Late last week, Spanish graphic designer Luis Pastor, who resides in Luxembourg, was visiting his mother in Madrid and tending to his sick son when he finally got an hour to himself. He decided to take a stroll through the nearby Lázaro Galdiano museum and soon came across a familiar face. There, in the museum’s miniatures gallery, he found a small portrait of French sculptor and accomplished beard-farmer Auguste Rodin, a man Pastor admired greatly in art school.
But when he glanced at the caption, he was flummoxed. The label identified the painting's subject as King Leopold II of Belgium, a bearded European with a penchant for genocide, not sculpture.
“I love Rodin and have been to the Rodin museum in Paris a lot,” Pastor tells Sam Jones at The Guardian. “I was obsessed with him as a student. I started Googling pictures of Leopold and thought ‘They do look like each other but that’s not Leopold.’”
After the visit, Pastor continued researching the image, convincing himself he was right. The clues were compelling. Rodin had very distinct blue eyes, like the portrait, while Leopold had dark eyes. And then there was the hairstyle. While Leopold kept his hair closely shorn, Rodin kept his hair in something like a crew cut, creating a 19th-century reverse mullet—business on top, big tangled party on the chin.
Pastor tweeted his findings, including the museum, in his thread. The institution said they would consult with their head curator, and on Tuesday, the museum tweeted out its findings.
“We now have a definitive verdict,” they wrote. “After numerous comparative analyses of portraits of both men, the miniature, catalogue number 3711, turns out to be a portrait of the sculptor Auguste Rodin. Many thanks to Luis Pastor for bringing it up!"
The museum also tweeted that it welcomes more corrections, and that attributions made in the pre-internet era may need to be changed.
Pastor tells Matthew Taub at Atlas Obscura that he thinks in the near future such corrections won’t require graphic designers researching things on the internet. Facial recognition software, he predicts, could be applied to positively ID such works.
The new attribution may also save the little portrait from being taken off display one day. King Leopold II is a controversial figure, and recently that controversy has heated up. The Belgian monarch took on the conquest of the Congo as his own personal project, and ruled an area roughly the same area as the modern Democratic Republic of the Congo as his own personal colony. His policies were extremely brutal, and his rule has been compared to that of Hitler; some critics say he was even worse. Leopold's administrators held women and children hostage, coercing millions of men into forced labor to build roads and tap rubber. Many were worked to death, and many women starved while being held in captivity. Women were routinely raped, and the hands of men were hacked off as punishment for minor crimes, and sometimes for no reason at all. The policies left few people to hunt, fish or plant crops for the population, leading to country-wide starvation.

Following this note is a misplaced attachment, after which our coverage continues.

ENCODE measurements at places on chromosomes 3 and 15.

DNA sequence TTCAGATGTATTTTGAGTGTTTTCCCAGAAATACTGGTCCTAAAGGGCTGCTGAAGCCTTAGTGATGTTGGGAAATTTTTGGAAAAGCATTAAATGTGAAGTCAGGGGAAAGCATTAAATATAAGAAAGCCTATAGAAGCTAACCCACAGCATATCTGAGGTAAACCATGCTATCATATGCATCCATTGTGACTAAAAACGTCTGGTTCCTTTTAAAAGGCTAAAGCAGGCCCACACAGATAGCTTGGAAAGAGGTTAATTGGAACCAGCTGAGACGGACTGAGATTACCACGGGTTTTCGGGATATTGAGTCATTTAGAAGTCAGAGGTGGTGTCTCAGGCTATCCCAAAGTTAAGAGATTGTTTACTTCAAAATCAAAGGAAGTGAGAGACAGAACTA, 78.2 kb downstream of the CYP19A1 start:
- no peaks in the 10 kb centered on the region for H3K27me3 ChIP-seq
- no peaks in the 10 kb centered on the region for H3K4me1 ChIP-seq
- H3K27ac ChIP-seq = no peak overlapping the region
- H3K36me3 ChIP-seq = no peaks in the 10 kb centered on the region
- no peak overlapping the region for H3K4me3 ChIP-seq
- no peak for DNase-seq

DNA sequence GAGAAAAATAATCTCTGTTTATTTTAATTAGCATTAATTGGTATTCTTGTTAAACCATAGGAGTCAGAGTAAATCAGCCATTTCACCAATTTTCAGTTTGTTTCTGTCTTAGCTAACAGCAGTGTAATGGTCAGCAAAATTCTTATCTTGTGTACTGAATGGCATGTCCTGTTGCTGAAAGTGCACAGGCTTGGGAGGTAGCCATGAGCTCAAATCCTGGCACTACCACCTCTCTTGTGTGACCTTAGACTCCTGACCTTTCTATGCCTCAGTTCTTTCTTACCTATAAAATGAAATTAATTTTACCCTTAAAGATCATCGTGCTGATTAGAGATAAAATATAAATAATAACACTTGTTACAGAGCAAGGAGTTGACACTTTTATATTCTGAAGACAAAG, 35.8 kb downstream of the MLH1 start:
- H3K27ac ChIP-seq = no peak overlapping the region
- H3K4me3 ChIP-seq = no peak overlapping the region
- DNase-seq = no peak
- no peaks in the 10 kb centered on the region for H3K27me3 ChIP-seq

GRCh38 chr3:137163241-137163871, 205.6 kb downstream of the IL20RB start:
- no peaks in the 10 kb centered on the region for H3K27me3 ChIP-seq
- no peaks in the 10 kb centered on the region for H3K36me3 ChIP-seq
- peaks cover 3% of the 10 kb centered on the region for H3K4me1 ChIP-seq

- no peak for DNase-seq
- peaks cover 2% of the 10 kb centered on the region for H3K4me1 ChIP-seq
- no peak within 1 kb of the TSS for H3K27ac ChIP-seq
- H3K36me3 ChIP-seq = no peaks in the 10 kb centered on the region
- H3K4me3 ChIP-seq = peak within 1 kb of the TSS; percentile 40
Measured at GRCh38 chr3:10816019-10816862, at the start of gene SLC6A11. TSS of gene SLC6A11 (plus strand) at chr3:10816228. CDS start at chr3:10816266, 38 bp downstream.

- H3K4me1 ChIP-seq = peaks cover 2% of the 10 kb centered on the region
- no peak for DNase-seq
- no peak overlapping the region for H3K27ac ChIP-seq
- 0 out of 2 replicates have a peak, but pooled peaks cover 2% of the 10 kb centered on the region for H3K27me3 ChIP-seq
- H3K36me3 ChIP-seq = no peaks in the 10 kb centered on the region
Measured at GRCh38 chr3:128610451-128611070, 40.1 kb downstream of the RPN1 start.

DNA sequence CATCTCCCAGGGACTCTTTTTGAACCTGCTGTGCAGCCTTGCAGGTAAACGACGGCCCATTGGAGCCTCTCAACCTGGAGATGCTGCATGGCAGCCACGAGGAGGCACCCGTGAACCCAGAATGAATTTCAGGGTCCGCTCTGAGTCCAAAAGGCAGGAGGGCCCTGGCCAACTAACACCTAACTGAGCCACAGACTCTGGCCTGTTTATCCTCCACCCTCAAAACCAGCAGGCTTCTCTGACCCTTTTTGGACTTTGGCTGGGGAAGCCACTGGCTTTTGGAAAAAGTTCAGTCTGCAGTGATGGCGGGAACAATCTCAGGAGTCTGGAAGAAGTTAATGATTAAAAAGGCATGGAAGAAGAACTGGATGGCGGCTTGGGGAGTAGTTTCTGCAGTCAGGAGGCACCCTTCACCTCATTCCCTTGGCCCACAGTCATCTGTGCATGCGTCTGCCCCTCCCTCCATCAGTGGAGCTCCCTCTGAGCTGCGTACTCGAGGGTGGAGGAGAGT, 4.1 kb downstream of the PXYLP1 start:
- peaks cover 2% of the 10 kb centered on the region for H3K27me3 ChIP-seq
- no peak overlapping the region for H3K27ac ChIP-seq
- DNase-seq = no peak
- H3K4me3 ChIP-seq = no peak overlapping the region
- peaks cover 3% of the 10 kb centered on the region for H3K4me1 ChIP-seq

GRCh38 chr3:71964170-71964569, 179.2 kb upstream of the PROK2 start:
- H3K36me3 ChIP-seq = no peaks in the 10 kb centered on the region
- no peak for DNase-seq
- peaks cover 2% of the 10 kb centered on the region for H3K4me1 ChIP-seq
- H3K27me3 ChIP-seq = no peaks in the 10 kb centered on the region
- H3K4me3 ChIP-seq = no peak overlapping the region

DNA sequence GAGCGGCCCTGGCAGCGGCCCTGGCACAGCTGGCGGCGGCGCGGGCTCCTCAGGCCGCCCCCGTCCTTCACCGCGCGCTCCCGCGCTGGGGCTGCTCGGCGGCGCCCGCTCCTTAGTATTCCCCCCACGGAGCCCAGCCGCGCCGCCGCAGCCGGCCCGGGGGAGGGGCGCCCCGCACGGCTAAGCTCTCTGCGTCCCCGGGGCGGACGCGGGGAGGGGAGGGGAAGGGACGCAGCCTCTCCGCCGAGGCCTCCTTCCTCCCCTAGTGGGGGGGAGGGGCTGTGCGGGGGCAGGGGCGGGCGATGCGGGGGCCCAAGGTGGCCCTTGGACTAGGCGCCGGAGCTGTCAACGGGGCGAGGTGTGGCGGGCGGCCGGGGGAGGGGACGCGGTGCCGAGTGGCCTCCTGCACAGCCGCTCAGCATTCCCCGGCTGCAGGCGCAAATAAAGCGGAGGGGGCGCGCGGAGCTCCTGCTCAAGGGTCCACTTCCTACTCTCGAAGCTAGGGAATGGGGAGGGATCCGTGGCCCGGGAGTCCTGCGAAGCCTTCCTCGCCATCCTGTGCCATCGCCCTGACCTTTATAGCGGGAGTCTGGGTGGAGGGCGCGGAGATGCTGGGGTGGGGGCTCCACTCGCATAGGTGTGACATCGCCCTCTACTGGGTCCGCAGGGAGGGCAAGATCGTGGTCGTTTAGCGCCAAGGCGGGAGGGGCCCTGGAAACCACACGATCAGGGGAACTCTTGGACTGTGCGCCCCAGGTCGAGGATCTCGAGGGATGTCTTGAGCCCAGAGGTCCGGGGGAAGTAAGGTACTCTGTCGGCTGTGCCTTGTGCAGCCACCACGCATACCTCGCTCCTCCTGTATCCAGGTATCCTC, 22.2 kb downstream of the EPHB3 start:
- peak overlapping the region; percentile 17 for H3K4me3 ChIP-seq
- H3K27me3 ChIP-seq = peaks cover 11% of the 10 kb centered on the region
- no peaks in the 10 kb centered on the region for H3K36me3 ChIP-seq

Many of Leopold’s crimes will never be known; after international outrage over his administration, he was forced to turn the colony over to the Belgian government in 1908, but not before burning his colonial records, saying, “I will give them ‘my’ Congo, but they have no right to know what I did there.”
In total, it’s believed the population of the Congo dropped from 20 million inhabitants to 10 million between 1880 and 1920.
Leopold’s legacy has been in the news lately, with the Congo demanding the return of artifacts looted from that country and displayed in the newly refurbished Royal Museum for Central Africa in Belgium. In the wake of calls to remove Confederate statues in the United States, Alan Hope at Flanders Today reports that many Belgians are asking for the removal of the Leopold II statues that dot the small nation.
“There is no place for statues of Leopold II in the streetscape,” Tracy Bibo-Tansia, a Belgian of Congolese origin, told Hope. “And the same goes for places that carry his name, such as the Leopold II tunnel. Every Belgian, whatever their origins, ought to ask themselves whether they want to see statues to a criminal in their city.”
In 2016, a foundation stone laid by Leopold II at Queen Mary University in London was removed.
Pastor says he’s glad his ID kicked Leopold out of the Galdiano museum. “I also feel a tinge of personal pride at showing it’s not Leopold, who was responsible for a genocide,” he tells Jones at The Guardian. “That’s not bad is it? A win-win situation.”